How does Frost make the saw appear sinister?

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Frost's narrator says that the "buzz saw snarled," using a metaphor (implied by the verb snarled) to compare the saw to an angry and unpredictable animal. A metaphor compares two unalike things, claiming that one is another without using the words like or as. Animals, like dogs or cats, tend to snarl when they are very upset, and this high level of emotion (with limited means of expression) often result in some kind of violence—like biting, an action that draws blood and harms the one bitten (like the saw does when it cuts the boy). Later, the narrator says that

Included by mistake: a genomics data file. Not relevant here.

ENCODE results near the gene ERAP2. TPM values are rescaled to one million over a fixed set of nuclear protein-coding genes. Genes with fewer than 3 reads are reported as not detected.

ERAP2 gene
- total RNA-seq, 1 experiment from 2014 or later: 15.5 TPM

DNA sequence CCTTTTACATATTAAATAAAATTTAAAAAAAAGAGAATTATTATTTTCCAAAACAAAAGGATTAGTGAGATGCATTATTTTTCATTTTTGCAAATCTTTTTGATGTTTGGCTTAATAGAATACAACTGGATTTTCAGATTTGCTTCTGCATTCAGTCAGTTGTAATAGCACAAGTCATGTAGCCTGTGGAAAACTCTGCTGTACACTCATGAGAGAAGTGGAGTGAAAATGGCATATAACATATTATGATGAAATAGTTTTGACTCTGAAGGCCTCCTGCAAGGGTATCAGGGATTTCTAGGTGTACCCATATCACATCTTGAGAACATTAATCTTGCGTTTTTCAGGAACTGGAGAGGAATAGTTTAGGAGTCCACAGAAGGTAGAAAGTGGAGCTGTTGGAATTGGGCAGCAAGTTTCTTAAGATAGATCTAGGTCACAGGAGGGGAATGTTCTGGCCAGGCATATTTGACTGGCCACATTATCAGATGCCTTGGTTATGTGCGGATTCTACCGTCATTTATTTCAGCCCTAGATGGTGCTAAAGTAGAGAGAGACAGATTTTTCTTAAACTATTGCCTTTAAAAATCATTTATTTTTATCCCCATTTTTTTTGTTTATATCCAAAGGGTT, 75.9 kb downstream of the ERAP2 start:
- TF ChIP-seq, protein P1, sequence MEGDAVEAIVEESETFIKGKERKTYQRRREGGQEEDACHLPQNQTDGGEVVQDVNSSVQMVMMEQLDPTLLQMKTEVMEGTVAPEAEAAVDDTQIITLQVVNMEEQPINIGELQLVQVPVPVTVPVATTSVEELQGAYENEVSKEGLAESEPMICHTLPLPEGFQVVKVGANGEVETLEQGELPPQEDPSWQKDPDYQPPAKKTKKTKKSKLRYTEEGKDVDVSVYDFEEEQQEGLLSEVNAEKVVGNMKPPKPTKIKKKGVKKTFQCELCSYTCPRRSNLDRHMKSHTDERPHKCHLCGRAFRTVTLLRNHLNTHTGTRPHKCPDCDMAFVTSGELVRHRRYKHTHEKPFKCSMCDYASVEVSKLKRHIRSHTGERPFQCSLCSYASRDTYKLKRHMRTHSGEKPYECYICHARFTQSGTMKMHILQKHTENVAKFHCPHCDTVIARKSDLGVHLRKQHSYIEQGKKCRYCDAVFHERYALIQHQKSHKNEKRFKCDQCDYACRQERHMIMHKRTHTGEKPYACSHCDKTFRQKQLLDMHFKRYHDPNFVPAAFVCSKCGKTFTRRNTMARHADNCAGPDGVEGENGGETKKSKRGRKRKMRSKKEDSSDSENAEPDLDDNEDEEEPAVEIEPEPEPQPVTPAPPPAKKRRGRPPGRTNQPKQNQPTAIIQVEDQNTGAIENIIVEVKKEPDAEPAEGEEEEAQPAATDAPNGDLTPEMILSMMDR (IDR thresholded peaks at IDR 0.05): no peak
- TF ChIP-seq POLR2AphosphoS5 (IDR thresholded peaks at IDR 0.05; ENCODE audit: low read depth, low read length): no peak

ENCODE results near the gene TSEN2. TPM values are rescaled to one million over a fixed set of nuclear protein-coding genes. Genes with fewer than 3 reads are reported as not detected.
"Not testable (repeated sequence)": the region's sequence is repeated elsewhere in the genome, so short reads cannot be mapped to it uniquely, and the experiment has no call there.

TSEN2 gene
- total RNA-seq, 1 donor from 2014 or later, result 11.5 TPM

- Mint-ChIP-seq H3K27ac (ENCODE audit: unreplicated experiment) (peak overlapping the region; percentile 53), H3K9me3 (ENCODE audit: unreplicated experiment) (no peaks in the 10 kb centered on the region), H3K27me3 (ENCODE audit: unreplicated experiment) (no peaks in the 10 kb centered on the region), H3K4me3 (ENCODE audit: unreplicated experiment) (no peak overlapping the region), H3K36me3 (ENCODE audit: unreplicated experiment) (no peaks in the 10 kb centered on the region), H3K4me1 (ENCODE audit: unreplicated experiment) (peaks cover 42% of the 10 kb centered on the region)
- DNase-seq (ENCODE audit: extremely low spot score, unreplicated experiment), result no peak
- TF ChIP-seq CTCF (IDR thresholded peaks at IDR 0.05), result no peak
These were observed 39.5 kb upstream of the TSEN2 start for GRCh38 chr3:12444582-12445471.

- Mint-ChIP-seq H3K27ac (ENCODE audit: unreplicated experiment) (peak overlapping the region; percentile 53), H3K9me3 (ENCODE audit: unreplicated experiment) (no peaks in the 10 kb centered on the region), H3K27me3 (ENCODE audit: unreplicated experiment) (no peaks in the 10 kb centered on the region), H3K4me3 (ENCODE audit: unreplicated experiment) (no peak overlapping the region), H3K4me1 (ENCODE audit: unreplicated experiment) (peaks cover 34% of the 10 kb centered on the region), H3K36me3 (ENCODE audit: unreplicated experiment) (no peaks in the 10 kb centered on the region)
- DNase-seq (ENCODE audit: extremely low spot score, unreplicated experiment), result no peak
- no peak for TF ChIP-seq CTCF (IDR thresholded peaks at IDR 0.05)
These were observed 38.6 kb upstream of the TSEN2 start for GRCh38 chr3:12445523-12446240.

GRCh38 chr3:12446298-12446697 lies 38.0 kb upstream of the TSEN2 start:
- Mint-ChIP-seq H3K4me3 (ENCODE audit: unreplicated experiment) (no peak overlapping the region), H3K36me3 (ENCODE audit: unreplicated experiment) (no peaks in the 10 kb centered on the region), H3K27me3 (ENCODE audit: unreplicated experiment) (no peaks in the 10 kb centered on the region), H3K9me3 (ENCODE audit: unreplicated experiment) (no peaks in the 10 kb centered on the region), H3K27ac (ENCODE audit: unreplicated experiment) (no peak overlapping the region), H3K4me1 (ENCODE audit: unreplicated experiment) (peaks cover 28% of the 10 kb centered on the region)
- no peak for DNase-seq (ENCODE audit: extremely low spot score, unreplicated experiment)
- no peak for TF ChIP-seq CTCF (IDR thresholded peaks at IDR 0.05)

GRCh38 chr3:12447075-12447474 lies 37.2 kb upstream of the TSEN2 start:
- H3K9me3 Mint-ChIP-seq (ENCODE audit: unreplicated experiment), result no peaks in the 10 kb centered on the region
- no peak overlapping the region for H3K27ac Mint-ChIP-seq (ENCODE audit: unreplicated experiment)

At the word [supper], the saw,
As if to prove it knew what supper meant,
Leaped out at the boy's hand, or seemed to leap—

Here, the narrator

(The entire section contains 2 answers and 373 words.)

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